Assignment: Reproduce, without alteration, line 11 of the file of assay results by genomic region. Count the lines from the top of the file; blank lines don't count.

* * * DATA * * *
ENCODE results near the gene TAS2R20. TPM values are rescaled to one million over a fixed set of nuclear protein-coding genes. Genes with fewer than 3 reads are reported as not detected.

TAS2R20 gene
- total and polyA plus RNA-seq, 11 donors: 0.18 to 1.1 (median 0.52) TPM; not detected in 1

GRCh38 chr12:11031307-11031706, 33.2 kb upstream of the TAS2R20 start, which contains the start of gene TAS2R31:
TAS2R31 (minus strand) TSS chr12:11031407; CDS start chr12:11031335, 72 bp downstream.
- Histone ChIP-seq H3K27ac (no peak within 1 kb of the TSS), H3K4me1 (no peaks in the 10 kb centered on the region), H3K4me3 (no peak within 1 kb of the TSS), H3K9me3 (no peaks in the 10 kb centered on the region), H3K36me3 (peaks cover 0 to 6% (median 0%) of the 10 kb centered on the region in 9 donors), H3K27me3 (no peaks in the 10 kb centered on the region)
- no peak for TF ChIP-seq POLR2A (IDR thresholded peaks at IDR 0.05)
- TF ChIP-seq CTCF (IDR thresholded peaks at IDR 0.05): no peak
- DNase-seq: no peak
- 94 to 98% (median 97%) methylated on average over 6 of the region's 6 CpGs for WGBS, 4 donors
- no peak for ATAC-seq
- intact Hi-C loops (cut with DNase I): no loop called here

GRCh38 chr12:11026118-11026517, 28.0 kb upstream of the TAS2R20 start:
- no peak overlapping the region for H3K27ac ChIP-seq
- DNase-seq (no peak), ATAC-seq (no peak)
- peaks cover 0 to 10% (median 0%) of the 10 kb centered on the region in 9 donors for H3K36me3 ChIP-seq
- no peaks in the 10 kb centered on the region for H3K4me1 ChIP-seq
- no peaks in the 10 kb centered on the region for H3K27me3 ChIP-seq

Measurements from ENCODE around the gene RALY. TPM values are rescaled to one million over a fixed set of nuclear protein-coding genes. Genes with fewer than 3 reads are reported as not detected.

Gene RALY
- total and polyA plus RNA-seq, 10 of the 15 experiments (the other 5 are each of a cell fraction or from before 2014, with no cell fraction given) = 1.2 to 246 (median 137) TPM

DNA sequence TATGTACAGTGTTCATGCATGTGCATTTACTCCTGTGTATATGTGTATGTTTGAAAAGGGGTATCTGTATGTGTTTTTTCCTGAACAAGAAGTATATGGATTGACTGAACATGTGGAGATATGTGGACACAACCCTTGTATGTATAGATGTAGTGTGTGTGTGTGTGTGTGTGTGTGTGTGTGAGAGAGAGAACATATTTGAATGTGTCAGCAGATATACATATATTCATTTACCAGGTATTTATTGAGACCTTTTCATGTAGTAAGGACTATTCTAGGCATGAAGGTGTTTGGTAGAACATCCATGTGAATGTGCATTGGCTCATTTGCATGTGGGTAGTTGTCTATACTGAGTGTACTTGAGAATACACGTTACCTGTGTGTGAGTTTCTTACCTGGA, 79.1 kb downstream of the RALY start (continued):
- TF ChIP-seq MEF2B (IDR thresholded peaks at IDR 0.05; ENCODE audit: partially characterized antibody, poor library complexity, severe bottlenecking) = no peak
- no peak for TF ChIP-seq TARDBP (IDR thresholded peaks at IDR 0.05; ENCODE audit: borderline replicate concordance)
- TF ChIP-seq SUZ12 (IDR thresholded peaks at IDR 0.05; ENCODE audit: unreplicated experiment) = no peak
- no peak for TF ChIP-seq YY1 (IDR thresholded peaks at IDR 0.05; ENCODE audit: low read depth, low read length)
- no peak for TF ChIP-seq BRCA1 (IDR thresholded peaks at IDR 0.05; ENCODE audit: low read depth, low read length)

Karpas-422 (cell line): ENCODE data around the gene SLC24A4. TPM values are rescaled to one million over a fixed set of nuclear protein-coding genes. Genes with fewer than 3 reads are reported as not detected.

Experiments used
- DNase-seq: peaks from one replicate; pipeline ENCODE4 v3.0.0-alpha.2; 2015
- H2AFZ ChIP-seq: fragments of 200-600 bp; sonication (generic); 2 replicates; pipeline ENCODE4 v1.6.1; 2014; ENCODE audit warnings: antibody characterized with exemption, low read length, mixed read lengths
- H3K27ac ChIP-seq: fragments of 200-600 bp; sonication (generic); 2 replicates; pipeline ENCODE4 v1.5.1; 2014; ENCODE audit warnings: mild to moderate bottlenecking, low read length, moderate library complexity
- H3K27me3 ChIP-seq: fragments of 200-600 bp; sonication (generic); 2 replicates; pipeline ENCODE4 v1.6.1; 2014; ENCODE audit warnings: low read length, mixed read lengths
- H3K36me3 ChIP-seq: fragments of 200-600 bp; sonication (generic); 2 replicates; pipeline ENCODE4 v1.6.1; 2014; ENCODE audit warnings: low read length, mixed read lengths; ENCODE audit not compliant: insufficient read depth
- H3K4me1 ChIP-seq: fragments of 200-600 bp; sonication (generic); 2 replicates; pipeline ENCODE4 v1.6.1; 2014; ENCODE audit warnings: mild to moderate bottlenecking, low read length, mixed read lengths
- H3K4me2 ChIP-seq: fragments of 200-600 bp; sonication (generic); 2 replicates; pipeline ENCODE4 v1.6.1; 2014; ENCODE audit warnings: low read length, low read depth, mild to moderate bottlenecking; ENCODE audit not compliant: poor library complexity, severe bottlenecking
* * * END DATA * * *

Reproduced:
- no peak for ATAC-seq